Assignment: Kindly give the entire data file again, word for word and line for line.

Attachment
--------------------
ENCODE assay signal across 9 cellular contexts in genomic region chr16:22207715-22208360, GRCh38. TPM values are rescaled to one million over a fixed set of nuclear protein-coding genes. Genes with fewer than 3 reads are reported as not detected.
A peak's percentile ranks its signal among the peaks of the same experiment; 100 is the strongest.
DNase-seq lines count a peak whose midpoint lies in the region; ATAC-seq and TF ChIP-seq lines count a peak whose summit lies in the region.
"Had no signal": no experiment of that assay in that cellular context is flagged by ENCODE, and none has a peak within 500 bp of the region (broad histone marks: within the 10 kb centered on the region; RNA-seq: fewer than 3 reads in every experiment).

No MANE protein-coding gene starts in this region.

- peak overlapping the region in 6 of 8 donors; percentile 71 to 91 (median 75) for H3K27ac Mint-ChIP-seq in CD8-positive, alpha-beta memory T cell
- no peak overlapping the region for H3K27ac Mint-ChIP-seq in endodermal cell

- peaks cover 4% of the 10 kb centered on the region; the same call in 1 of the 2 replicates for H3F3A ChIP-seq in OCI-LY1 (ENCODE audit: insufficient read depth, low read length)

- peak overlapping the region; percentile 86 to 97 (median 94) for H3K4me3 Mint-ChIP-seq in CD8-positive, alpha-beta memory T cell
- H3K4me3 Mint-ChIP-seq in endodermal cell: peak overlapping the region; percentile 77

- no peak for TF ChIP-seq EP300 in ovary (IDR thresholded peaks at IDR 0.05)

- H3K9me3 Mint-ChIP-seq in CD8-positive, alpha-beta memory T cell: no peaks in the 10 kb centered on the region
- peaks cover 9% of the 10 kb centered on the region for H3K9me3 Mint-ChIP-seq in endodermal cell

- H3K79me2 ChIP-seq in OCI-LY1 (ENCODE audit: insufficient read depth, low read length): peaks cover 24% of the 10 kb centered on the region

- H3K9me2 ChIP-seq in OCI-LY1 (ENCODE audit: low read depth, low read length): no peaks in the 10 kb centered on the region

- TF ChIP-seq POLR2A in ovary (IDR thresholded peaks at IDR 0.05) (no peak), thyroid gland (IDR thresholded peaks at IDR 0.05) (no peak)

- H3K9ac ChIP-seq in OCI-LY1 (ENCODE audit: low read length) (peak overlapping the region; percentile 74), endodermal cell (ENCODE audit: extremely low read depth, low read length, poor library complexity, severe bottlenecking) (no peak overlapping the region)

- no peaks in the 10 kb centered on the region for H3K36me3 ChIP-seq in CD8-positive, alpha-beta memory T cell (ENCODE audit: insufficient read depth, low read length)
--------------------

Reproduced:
ENCODE assay signal across 9 cellular contexts in genomic region chr16:22207715-22208360, GRCh38. TPM values are rescaled to one million over a fixed set of nuclear protein-coding genes. Genes with fewer than 3 reads are reported as not detected.
A peak's percentile ranks its signal among the peaks of the same experiment; 100 is the strongest.
DNase-seq lines count a peak whose midpoint lies in the region; ATAC-seq and TF ChIP-seq lines count a peak whose summit lies in the region.
"Had no signal": no experiment of that assay in that cellular context is flagged by ENCODE, and none has a peak within 500 bp of the region (broad histone marks: within the 10 kb centered on the region; RNA-seq: fewer than 3 reads in every experiment).

No MANE protein-coding gene starts in this region.

- peak overlapping the region in 6 of 8 donors; percentile 71 to 91 (median 75) for H3K27ac Mint-ChIP-seq in CD8-positive, alpha-beta memory T cell
- no peak overlapping the region for H3K27ac Mint-ChIP-seq in endodermal cell

- peaks cover 4% of the 10 kb centered on the region; the same call in 1 of the 2 replicates for H3F3A ChIP-seq in OCI-LY1 (ENCODE audit: insufficient read depth, low read length)

- peak overlapping the region; percentile 86 to 97 (median 94) for H3K4me3 Mint-ChIP-seq in CD8-positive, alpha-beta memory T cell
- H3K4me3 Mint-ChIP-seq in endodermal cell: peak overlapping the region; percentile 77

- no peak for TF ChIP-seq EP300 in ovary (IDR thresholded peaks at IDR 0.05)

- H3K9me3 Mint-ChIP-seq in CD8-positive, alpha-beta memory T cell: no peaks in the 10 kb centered on the region
- peaks cover 9% of the 10 kb centered on the region for H3K9me3 Mint-ChIP-seq in endodermal cell

- H3K79me2 ChIP-seq in OCI-LY1 (ENCODE audit: insufficient read depth, low read length): peaks cover 24% of the 10 kb centered on the region

- H3K9me2 ChIP-seq in OCI-LY1 (ENCODE audit: low read depth, low read length): no peaks in the 10 kb centered on the region

- TF ChIP-seq POLR2A in ovary (IDR thresholded peaks at IDR 0.05) (no peak), thyroid gland (IDR thresholded peaks at IDR 0.05) (no peak)

- H3K9ac ChIP-seq in OCI-LY1 (ENCODE audit: low read length) (peak overlapping the region; percentile 74), endodermal cell (ENCODE audit: extremely low read depth, low read length, poor library complexity, severe bottlenecking) (no peak overlapping the region)

- no peaks in the 10 kb centered on the region for H3K36me3 ChIP-seq in CD8-positive, alpha-beta memory T cell (ENCODE audit: insufficient read depth, low read length)